Friday, August 1, 2008

Privilege vs. Right II

I still feel there may be some confusion as to my ranting about right vs. privilege, and I want to ensure that this is absolutely clear so that what I am talking about is understood. The best place to go when wanting to understand something more in depth is the dictionary; so I pulled these definitions from the Merriam Webster dictionary:

Right - The power in which one is justly entitled

Privilege - An immunity granted as a peculiar benefit, advantage, or favor

Read these definitions as:

A right is something we are all entitled too - thanks to a document called the Constituiton of the United States

A Privilege is something that one alleges is a right, but the benefits are not widespread in the realm of every day life.

Examples of these are thus:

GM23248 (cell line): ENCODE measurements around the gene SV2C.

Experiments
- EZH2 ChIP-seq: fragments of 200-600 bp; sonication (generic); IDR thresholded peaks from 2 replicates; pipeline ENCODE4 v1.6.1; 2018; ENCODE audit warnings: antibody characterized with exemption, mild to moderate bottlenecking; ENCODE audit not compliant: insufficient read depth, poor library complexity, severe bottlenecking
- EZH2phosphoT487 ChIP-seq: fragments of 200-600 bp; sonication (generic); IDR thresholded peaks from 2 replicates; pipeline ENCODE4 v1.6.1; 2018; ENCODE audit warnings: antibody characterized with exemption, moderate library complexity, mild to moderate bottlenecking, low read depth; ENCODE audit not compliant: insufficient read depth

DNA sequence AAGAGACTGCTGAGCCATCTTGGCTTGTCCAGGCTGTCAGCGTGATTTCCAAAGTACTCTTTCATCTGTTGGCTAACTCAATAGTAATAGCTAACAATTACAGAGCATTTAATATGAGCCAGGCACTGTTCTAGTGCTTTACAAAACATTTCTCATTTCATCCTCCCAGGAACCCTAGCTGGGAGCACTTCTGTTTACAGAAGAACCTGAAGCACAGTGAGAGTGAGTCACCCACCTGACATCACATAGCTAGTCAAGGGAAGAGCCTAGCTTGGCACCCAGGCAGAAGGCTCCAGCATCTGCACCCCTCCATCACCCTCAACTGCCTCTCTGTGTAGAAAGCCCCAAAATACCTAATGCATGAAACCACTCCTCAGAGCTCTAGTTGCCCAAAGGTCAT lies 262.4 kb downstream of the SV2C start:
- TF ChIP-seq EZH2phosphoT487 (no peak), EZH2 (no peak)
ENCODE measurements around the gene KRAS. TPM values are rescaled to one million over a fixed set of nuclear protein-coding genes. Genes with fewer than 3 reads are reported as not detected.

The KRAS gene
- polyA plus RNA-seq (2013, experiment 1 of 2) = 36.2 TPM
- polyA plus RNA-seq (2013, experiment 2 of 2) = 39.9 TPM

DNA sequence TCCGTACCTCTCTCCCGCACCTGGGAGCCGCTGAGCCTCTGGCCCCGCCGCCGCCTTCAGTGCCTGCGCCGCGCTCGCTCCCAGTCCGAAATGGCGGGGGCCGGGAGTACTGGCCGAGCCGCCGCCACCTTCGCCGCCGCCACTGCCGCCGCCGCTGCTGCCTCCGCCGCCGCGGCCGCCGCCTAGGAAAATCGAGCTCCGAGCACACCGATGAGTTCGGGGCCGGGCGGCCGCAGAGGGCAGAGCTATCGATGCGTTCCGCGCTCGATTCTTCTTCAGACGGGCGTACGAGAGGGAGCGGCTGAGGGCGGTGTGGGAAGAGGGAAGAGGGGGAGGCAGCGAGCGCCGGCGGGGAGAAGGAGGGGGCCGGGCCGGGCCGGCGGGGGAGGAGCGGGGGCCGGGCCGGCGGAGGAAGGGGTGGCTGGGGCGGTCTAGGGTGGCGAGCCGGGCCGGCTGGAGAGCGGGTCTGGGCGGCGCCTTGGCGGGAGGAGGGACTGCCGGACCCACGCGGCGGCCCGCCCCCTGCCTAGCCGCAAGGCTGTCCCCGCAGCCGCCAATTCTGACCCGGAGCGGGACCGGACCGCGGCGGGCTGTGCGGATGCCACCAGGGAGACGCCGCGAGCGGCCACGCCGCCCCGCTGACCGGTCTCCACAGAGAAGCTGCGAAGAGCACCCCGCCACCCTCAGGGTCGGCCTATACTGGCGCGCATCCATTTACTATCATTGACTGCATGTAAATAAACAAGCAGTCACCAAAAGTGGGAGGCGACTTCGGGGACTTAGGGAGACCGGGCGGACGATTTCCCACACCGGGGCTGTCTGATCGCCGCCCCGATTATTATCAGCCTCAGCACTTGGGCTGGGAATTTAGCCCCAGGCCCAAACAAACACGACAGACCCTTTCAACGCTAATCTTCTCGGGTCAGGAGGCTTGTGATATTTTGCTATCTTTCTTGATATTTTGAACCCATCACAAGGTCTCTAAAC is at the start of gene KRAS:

Your privilege of smoking should be limited to your own homes and/or vehicles. You smoking in public does not benefit me - the non-smoker. Just like you talking on the phone in your car does not benefit me either - especially if you run me off the road. Thus these perceived "rights" - read as privileges (as talking on the phone is also a privilege we have) can and should be banned by law when administered in a way that could cause other's harm (i.e. driving while on the phone could potentially cause an accident).

A right is something we have the expectation of as citiziens of the United States of America to be upheld. Our privacy is a right that we have the reasonable expectiation of being sustained. This is a right that all American citizens can benefit from - just like you have the right to smoke within the confines of your own home - I choose to not accept that right. You have the right to smoke at home, but not in my face (thus the ban on public smoking).

I hope that helps if there had been any confusion within my previous posts.

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